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International Exercise Frisian Flag; Leeuwarden April 21, 2009

Two Weeks of Warfare with the Dutch; Text and Photograph's by Alex van Noye

The annual Exercise Frisian Flag took place at Leeuwarden airbase in the northern part of the Netherlands from Tuesday, April 14 until Friday, April 24th. The Dutch F-16 pilots are trained during the next two weeks on their own soil in all possible and realistic conflict scenarios.

Also the U.S. Air Force will participate next to the Dutch F-16's with their F-15 Eagle aircrafts. They also fly their Frisian Flag 2009 missions from Leeuwarden airbase. The F-15's from the U.S. Air Force are based at RAF Lakenheath in the eastern part of the UK. During this period of two weeks, the F-16 pilots are getting trained for both air defense missions and close air support to ground troops in a realistic scenario. The main purpose of the exercise is to defend the airspace. The air defense missions are flown at high altitude over the North Sea. Different tactics like close range dogfights and controlled interceptions by AWACS are trained during these missions. The E-3 AWACS will join the exercise from its own base in Geilenkirchen in West Germany. This aircraft will coordinate the air defense missions by guiding the F-16's to their targets. The U.S. Air Force F-15's are the opponents for the Dutch F-16 pilots during the air to air phase of the exercise. The American F-15 is an air superiority fighter and is therefore an excellent opponent for the Dutch F-16 in this scenario. The air to air phase of the exercise is mostly flown by the F-16 pilots from Leeuwarden airbase because their task is defending the airspace.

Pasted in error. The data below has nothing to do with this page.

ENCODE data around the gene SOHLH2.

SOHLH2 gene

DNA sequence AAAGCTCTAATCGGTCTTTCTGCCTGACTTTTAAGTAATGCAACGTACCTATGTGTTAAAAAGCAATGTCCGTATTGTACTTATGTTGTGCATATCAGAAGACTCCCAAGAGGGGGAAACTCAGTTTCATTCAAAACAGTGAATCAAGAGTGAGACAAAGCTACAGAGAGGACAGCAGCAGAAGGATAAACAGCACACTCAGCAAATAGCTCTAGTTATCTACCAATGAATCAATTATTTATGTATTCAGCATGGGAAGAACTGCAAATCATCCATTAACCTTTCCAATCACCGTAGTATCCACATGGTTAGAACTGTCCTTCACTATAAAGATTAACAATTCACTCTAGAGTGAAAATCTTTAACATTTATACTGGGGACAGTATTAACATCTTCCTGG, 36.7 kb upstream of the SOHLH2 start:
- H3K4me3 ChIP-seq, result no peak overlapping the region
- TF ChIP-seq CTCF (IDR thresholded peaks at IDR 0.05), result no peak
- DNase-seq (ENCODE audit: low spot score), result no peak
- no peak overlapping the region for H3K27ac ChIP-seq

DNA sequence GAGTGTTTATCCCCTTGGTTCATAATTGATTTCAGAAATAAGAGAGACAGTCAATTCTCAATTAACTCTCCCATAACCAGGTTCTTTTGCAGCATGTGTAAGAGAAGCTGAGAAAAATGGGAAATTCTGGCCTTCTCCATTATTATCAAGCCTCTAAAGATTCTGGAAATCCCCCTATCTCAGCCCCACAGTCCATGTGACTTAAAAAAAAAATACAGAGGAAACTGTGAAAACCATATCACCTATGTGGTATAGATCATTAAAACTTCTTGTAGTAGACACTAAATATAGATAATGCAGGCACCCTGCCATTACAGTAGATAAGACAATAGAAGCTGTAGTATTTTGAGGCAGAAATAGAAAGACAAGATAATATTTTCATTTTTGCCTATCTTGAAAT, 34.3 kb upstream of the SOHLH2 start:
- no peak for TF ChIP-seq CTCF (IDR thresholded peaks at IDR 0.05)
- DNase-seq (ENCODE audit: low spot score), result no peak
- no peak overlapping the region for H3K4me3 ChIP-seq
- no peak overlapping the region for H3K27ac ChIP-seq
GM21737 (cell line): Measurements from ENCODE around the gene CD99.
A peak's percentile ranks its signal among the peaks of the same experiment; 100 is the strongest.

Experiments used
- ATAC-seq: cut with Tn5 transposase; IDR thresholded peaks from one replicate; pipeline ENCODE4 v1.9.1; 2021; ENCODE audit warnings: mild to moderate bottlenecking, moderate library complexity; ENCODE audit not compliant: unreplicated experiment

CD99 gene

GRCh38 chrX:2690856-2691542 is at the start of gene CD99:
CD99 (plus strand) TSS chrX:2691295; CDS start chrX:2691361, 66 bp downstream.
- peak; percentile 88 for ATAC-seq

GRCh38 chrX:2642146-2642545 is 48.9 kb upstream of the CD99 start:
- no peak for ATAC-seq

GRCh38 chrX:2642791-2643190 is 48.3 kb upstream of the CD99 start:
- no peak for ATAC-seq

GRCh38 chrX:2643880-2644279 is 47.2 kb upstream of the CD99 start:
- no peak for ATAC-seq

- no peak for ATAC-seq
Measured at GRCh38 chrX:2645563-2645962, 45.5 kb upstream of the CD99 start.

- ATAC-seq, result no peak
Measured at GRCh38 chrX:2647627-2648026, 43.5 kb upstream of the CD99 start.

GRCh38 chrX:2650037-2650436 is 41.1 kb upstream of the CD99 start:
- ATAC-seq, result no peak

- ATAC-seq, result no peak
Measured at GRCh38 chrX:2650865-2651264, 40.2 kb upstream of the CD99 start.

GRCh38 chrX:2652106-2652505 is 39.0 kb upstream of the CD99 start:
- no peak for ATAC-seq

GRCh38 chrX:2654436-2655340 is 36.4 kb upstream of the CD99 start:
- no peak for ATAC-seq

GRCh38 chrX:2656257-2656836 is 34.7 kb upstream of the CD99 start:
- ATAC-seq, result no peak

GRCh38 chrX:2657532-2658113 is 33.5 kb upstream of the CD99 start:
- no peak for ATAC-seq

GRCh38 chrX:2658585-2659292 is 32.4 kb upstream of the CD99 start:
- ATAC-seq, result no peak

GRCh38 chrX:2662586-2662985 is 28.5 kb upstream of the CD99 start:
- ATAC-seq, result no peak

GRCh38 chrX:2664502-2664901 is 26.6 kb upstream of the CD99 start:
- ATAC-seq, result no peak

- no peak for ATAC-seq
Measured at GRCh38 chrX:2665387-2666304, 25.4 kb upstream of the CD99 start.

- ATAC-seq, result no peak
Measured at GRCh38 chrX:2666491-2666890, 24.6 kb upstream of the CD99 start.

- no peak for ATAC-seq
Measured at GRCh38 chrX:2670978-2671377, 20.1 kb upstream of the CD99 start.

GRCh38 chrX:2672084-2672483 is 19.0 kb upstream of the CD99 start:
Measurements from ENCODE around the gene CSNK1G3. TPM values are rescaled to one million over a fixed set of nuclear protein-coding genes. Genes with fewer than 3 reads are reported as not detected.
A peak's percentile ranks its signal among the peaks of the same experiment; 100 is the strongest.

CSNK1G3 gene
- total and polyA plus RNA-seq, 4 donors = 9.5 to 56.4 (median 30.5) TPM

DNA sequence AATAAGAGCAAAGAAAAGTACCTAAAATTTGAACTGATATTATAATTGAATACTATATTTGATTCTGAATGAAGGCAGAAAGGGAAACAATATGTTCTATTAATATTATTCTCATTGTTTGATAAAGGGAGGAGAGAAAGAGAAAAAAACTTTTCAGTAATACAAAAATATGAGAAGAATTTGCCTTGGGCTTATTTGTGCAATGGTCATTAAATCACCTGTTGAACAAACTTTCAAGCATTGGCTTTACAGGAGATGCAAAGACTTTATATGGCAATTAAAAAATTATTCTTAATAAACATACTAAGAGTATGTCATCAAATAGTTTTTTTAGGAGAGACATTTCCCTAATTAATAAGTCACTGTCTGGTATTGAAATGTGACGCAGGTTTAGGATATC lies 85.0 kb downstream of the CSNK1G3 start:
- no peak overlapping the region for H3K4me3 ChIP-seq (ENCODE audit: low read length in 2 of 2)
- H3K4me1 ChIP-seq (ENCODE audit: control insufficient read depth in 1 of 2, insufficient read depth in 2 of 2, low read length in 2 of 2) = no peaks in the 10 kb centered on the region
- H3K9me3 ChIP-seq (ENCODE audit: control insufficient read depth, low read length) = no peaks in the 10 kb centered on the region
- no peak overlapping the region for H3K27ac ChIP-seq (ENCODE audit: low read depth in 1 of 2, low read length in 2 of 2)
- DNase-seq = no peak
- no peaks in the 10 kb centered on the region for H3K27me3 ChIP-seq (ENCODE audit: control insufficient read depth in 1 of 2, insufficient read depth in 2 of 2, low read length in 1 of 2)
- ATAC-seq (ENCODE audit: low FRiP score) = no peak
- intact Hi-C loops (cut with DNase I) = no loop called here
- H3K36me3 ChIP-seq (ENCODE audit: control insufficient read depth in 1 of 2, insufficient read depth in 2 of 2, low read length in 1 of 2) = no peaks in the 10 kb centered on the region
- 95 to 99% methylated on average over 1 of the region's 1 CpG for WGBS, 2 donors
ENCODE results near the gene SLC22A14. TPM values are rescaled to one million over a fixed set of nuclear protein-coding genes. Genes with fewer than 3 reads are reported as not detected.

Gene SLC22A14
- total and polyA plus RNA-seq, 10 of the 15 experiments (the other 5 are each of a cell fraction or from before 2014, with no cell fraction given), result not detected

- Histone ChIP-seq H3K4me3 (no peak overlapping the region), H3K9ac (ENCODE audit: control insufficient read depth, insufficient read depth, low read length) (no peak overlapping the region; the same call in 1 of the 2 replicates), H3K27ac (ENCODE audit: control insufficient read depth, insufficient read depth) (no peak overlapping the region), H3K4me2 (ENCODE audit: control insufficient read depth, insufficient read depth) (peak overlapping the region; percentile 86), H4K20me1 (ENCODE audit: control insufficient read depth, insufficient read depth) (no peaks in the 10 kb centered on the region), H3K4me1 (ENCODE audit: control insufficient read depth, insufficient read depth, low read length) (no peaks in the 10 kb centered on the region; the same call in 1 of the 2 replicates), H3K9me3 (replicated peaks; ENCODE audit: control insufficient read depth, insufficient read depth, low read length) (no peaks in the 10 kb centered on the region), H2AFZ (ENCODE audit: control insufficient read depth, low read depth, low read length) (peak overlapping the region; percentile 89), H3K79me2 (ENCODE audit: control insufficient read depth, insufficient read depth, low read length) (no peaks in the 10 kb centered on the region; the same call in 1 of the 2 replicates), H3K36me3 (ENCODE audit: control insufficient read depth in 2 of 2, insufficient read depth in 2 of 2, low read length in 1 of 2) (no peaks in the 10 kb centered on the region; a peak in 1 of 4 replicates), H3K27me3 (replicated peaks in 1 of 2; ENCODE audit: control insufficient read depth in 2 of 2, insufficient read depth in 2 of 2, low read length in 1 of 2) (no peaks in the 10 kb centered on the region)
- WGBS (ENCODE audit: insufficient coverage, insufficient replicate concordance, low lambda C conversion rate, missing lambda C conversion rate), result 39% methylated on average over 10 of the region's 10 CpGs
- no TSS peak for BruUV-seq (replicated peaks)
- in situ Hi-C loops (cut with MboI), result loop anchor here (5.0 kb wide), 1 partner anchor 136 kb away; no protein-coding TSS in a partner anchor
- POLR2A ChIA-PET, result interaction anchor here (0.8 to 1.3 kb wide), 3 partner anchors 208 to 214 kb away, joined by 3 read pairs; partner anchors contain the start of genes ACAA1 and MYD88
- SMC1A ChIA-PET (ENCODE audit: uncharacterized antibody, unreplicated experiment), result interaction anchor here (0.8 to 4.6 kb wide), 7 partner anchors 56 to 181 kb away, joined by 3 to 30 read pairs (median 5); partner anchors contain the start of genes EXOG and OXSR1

The other major goal of this exercise is to attack targets on the ground and provide support to ground troops of the Royal Dutch Army and The Royal Dutch Navy. For this part of the exercise the Vliehors Range at Vlieland is used, together with an exercise area in the Marnewaard in the area of Zurich in West Friesland. Forward Air Controllers (FAC) are used during these missions. These Forward Air Controllers are special units of the Army or the Navy specialized in laser designation. The attacking F-16 pilot can see its target easily with this tactic. The communication between the pilot and the ground forces plays a vital role in a real situation. This is necessary to prevent unnecessary civilian casualties during this kind of airstrikes. It is important that the targets are identified by the involved ground forces. For the first time a unit of the Group